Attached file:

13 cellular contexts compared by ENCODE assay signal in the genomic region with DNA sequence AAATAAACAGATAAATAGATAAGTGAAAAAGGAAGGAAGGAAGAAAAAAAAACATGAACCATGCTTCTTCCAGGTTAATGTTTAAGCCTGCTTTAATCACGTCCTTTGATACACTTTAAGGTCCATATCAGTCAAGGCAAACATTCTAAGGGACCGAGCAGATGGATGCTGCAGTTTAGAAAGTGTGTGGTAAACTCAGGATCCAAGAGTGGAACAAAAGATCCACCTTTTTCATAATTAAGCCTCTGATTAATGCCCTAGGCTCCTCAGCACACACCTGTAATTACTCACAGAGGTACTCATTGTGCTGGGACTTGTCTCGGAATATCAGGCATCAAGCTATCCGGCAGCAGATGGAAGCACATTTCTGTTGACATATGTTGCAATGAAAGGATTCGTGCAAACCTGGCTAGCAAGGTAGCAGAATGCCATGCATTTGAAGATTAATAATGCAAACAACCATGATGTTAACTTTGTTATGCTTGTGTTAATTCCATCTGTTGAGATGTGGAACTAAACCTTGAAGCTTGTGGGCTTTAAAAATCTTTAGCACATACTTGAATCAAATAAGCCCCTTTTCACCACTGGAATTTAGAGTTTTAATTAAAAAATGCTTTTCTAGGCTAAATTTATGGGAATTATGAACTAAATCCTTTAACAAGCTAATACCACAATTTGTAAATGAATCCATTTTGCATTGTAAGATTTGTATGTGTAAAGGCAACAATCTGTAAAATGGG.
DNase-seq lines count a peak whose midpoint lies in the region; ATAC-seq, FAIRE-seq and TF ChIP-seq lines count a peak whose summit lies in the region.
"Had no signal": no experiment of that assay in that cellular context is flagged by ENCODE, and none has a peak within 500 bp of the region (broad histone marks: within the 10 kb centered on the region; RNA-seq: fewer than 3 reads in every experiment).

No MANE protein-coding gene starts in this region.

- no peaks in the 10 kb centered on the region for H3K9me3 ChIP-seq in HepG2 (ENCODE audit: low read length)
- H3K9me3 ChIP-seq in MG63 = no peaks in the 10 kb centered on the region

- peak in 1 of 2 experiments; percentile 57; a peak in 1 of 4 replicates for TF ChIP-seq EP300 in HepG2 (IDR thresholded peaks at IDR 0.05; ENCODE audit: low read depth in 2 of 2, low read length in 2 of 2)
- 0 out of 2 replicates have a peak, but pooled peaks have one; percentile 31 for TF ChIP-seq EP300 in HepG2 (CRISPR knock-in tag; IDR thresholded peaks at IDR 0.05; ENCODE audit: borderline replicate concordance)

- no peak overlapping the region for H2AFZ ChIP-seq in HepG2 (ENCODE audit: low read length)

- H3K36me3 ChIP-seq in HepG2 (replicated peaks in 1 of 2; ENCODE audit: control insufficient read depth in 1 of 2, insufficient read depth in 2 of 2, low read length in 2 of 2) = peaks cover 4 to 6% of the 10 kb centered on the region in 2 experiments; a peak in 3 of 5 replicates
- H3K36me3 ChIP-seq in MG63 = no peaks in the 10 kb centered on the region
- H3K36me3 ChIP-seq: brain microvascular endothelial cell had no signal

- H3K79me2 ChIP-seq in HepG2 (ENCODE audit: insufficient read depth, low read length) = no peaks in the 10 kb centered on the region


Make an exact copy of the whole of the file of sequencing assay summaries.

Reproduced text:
13 cellular contexts compared by ENCODE assay signal in the genomic region with DNA sequence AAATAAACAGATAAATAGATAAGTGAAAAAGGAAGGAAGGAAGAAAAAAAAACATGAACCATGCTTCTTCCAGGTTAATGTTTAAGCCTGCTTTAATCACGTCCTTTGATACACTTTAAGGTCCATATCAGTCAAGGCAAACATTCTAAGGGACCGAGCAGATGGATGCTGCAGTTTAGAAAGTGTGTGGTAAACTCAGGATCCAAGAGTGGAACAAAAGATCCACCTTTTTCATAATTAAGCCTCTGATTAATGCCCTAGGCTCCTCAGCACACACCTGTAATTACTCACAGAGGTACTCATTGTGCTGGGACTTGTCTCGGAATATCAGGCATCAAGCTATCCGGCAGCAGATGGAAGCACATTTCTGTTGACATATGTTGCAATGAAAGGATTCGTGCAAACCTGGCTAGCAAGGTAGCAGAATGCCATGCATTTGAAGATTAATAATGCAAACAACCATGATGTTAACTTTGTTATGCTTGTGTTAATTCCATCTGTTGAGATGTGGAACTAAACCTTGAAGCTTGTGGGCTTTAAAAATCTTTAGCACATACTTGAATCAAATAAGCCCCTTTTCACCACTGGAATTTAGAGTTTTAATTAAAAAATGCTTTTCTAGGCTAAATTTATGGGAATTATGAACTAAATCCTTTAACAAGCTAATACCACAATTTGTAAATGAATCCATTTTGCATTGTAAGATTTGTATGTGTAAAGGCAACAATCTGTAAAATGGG.
DNase-seq lines count a peak whose midpoint lies in the region; ATAC-seq, FAIRE-seq and TF ChIP-seq lines count a peak whose summit lies in the region.
"Had no signal": no experiment of that assay in that cellular context is flagged by ENCODE, and none has a peak within 500 bp of the region (broad histone marks: within the 10 kb centered on the region; RNA-seq: fewer than 3 reads in every experiment).

No MANE protein-coding gene starts in this region.

- no peaks in the 10 kb centered on the region for H3K9me3 ChIP-seq in HepG2 (ENCODE audit: low read length)
- H3K9me3 ChIP-seq in MG63 = no peaks in the 10 kb centered on the region

- peak in 1 of 2 experiments; percentile 57; a peak in 1 of 4 replicates for TF ChIP-seq EP300 in HepG2 (IDR thresholded peaks at IDR 0.05; ENCODE audit: low read depth in 2 of 2, low read length in 2 of 2)
- 0 out of 2 replicates have a peak, but pooled peaks have one; percentile 31 for TF ChIP-seq EP300 in HepG2 (CRISPR knock-in tag; IDR thresholded peaks at IDR 0.05; ENCODE audit: borderline replicate concordance)

- no peak overlapping the region for H2AFZ ChIP-seq in HepG2 (ENCODE audit: low read length)

- H3K36me3 ChIP-seq in HepG2 (replicated peaks in 1 of 2; ENCODE audit: control insufficient read depth in 1 of 2, insufficient read depth in 2 of 2, low read length in 2 of 2) = peaks cover 4 to 6% of the 10 kb centered on the region in 2 experiments; a peak in 3 of 5 replicates
- H3K36me3 ChIP-seq in MG63 = no peaks in the 10 kb centered on the region
- H3K36me3 ChIP-seq: brain microvascular endothelial cell had no signal

- H3K79me2 ChIP-seq in HepG2 (ENCODE audit: insufficient read depth, low read length) = no peaks in the 10 kb centered on the region